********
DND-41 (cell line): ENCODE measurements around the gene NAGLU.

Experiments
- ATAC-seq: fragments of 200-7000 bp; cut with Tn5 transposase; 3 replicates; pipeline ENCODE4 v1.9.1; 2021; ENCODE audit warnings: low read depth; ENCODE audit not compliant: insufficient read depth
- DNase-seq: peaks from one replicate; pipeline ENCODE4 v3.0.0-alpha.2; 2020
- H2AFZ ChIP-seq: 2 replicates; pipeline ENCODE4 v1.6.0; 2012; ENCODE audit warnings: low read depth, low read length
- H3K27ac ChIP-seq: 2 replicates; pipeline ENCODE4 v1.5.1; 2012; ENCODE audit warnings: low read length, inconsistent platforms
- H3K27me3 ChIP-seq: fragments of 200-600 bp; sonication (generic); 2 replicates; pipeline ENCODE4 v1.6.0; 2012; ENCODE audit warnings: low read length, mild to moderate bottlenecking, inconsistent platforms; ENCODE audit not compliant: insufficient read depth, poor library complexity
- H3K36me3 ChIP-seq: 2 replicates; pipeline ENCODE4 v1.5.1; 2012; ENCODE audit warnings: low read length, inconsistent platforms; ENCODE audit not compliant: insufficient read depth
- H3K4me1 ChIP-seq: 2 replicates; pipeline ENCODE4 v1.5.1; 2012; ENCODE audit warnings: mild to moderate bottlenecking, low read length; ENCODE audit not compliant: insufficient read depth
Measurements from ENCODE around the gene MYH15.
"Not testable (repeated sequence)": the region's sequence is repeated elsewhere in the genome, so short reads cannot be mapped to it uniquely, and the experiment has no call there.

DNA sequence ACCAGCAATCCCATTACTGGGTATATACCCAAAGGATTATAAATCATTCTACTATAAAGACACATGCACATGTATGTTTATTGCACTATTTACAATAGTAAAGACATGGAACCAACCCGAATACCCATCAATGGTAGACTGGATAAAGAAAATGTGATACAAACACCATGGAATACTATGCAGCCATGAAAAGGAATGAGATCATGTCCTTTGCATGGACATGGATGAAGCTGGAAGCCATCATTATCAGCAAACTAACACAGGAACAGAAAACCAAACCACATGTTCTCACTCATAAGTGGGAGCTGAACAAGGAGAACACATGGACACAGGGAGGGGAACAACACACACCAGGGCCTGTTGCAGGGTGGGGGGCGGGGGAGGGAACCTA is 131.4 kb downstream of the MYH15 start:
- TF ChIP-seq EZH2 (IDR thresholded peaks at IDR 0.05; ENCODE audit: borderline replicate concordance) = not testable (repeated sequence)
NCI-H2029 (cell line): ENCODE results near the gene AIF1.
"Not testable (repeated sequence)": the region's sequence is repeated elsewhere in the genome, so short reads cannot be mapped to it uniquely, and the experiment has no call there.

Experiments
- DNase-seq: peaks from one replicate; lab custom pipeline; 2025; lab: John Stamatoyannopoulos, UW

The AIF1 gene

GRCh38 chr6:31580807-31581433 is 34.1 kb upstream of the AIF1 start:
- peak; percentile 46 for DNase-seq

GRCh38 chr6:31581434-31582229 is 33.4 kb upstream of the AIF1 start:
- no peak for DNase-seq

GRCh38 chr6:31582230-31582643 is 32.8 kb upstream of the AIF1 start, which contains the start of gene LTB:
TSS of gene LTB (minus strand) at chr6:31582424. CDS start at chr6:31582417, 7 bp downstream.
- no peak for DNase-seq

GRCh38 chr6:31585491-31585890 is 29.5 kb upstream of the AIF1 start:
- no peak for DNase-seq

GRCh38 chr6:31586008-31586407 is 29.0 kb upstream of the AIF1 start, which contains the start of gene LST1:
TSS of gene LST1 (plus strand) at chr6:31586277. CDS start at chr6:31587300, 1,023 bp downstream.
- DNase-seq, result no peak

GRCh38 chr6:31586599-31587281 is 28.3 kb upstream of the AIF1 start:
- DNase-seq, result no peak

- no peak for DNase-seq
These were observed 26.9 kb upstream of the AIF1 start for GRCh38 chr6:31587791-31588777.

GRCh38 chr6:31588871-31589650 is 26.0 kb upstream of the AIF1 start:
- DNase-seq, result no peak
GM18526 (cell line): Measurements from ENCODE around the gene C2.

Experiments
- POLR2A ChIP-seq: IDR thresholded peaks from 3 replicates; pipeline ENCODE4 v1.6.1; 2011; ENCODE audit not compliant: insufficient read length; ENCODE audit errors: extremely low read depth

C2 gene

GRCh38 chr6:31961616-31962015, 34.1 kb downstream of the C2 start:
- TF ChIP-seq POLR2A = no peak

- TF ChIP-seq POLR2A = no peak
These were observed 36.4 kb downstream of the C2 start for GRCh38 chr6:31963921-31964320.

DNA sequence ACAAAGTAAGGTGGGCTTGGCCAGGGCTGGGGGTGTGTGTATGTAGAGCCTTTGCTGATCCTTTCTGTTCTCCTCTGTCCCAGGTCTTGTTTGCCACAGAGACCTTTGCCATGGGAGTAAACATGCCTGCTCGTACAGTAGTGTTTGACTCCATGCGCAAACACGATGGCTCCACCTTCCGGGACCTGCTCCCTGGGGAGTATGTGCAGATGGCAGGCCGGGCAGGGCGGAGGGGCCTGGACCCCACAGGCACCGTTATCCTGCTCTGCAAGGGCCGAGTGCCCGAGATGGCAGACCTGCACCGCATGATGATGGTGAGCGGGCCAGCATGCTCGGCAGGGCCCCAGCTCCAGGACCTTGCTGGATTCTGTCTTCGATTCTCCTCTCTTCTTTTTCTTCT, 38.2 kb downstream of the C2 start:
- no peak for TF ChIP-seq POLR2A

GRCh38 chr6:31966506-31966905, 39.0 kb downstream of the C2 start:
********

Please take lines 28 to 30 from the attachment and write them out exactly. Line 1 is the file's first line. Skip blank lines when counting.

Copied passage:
GRCh38 chr6:31586008-31586407 is 29.0 kb upstream of the AIF1 start, which contains the start of gene LST1:
TSS of gene LST1 (plus strand) at chr6:31586277. CDS start at chr6:31587300, 1,023 bp downstream.
- DNase-seq, result no peak